Clinical Research Definitions
General research definitions
- Clinical Research
Clinical research is research that either directly involves individual people or uses material of human origin, such as observed behavior, answers to questions, or tissue samples obtained through direct contact with a particular living person that volunteers and agrees to participate in a research.
- Clinical Trial
Clinical trials are clinical research studies to determine whether biomedical or behavioral interventions are safe and effective.
Is general collection of data on individual who have had a certain disease to follow up and evaluation of response to therapy.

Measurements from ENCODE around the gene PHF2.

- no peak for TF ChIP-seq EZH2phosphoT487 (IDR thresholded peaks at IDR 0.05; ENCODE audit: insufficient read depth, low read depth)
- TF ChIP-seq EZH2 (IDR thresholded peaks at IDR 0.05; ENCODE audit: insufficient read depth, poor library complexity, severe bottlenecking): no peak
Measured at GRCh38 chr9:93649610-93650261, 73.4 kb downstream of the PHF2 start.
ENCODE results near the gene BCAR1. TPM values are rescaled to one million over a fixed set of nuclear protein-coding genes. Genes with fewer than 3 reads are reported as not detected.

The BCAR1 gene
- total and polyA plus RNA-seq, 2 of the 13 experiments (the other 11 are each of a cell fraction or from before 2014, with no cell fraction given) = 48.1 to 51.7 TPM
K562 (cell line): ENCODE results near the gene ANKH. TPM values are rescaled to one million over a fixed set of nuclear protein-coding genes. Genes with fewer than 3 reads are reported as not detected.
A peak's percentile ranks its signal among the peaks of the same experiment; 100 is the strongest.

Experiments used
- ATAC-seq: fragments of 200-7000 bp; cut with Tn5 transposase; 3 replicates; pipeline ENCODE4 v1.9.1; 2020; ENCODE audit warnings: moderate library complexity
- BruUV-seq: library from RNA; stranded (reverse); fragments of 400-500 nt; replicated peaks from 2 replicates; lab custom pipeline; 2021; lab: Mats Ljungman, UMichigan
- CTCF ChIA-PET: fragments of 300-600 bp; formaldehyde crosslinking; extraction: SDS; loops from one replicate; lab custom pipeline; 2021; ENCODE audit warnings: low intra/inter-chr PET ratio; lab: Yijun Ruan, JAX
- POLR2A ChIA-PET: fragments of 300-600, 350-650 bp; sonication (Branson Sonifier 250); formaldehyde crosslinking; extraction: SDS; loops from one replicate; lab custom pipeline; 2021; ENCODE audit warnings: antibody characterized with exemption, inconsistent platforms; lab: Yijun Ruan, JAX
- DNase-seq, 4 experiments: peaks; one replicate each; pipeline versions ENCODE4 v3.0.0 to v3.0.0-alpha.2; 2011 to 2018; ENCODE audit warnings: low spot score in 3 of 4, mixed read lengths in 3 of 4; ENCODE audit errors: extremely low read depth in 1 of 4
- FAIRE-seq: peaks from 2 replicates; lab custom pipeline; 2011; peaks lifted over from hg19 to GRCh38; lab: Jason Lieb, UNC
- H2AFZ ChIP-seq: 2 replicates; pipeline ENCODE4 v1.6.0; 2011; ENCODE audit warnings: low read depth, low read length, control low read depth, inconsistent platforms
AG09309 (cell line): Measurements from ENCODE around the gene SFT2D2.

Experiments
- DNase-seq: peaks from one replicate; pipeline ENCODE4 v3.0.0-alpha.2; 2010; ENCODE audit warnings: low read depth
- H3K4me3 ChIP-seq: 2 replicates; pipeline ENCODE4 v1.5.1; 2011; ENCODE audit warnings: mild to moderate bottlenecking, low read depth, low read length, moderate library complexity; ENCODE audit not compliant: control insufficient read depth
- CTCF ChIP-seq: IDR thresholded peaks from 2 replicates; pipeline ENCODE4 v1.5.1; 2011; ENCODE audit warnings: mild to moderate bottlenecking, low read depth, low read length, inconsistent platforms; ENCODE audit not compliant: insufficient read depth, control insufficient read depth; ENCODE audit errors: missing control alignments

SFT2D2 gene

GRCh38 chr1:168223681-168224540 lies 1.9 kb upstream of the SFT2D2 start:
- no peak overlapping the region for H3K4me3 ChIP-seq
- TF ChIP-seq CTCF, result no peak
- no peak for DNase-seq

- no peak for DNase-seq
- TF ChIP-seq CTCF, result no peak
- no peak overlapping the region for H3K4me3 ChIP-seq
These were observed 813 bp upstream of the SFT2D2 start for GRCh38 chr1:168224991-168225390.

- Joint Registry
Our joint registry consists of general data collection of patients who have undergone joint replacement surgery of the knee and/ or hip. The purpose of the joint registry at Memorial Bone & Joint Research Foundation is to improve clinical outcomes of patients with joint diseases. Data collected includes implant success rate, implant failure rate, anterior versus posterior surgical approach, revision and length of hospital stay.
- IDE Study
An Investigational Device Exemption (IDE) allows the investigational device to be used in a clinical study in order to collect safety and effectiveness data required to support a Premarket Approval (PMA) application or a Premarket Notification submission to the Food and Drug Administration (FDA).
- Post Marketing Study